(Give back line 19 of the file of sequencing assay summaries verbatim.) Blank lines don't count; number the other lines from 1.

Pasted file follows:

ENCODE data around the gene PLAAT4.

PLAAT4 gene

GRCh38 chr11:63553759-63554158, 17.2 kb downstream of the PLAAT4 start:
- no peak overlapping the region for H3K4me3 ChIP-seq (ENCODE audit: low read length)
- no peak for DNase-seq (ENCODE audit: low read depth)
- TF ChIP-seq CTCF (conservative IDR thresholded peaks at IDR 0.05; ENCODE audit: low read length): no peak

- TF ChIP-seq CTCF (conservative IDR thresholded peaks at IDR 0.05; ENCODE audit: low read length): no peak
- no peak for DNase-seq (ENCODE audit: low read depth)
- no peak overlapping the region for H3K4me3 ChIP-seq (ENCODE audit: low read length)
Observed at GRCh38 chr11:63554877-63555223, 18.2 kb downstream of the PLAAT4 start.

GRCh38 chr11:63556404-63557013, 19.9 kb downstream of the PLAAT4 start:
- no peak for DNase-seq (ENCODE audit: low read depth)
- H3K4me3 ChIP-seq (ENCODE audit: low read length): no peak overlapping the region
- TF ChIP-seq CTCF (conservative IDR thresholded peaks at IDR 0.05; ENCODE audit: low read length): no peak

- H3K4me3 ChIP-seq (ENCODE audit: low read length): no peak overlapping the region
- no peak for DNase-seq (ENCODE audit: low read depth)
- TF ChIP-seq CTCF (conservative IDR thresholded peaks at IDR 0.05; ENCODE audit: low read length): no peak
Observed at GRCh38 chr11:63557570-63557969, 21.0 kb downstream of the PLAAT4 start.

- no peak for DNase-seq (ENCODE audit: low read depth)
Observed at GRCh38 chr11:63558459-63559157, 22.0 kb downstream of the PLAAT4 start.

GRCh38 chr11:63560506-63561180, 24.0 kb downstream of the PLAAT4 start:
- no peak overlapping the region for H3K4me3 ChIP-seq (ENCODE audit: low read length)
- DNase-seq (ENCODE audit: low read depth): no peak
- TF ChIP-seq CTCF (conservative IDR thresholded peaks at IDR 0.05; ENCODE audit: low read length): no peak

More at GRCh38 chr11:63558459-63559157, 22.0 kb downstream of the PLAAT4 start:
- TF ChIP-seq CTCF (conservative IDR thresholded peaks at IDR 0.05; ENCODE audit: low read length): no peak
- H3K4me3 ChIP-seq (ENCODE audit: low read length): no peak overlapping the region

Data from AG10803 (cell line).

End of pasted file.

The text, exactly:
- no peak for DNase-seq (ENCODE audit: low read depth)